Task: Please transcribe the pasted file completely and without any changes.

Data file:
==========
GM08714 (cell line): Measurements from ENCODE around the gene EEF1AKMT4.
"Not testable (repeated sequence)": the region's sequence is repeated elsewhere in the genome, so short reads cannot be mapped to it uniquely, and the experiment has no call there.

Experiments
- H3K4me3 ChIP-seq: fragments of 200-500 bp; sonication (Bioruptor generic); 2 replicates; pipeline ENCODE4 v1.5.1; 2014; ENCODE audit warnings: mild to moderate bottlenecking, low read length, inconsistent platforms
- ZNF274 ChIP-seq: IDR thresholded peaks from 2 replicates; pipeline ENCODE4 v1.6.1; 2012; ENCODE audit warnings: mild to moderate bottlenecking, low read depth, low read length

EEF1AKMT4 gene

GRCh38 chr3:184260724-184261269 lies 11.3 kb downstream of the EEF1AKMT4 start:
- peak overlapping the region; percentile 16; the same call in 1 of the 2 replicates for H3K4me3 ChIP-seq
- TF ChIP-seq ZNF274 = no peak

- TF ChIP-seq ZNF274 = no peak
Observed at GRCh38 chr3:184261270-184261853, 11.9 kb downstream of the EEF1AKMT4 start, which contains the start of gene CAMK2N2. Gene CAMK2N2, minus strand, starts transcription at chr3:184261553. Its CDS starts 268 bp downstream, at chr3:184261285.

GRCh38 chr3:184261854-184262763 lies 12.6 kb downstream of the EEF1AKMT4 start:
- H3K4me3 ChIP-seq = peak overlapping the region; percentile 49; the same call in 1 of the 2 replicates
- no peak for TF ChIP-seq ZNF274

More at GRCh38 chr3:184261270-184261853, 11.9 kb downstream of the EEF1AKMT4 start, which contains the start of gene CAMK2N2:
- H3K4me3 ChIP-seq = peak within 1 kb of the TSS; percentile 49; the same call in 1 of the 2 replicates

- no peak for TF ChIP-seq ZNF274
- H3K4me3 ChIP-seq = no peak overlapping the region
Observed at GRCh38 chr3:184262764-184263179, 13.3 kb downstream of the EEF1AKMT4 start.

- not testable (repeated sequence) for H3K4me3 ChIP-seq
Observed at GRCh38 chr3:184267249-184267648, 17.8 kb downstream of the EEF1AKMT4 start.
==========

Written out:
GM08714 (cell line): Measurements from ENCODE around the gene EEF1AKMT4.
"Not testable (repeated sequence)": the region's sequence is repeated elsewhere in the genome, so short reads cannot be mapped to it uniquely, and the experiment has no call there.

Experiments
- H3K4me3 ChIP-seq: fragments of 200-500 bp; sonication (Bioruptor generic); 2 replicates; pipeline ENCODE4 v1.5.1; 2014; ENCODE audit warnings: mild to moderate bottlenecking, low read length, inconsistent platforms
- ZNF274 ChIP-seq: IDR thresholded peaks from 2 replicates; pipeline ENCODE4 v1.6.1; 2012; ENCODE audit warnings: mild to moderate bottlenecking, low read depth, low read length

EEF1AKMT4 gene

GRCh38 chr3:184260724-184261269 lies 11.3 kb downstream of the EEF1AKMT4 start:
- peak overlapping the region; percentile 16; the same call in 1 of the 2 replicates for H3K4me3 ChIP-seq
- TF ChIP-seq ZNF274 = no peak

- TF ChIP-seq ZNF274 = no peak
Observed at GRCh38 chr3:184261270-184261853, 11.9 kb downstream of the EEF1AKMT4 start, which contains the start of gene CAMK2N2. Gene CAMK2N2, minus strand, starts transcription at chr3:184261553. Its CDS starts 268 bp downstream, at chr3:184261285.

GRCh38 chr3:184261854-184262763 lies 12.6 kb downstream of the EEF1AKMT4 start:
- H3K4me3 ChIP-seq = peak overlapping the region; percentile 49; the same call in 1 of the 2 replicates
- no peak for TF ChIP-seq ZNF274

More at GRCh38 chr3:184261270-184261853, 11.9 kb downstream of the EEF1AKMT4 start, which contains the start of gene CAMK2N2:
- H3K4me3 ChIP-seq = peak within 1 kb of the TSS; percentile 49; the same call in 1 of the 2 replicates

- no peak for TF ChIP-seq ZNF274
- H3K4me3 ChIP-seq = no peak overlapping the region
Observed at GRCh38 chr3:184262764-184263179, 13.3 kb downstream of the EEF1AKMT4 start.

- not testable (repeated sequence) for H3K4me3 ChIP-seq
Observed at GRCh38 chr3:184267249-184267648, 17.8 kb downstream of the EEF1AKMT4 start.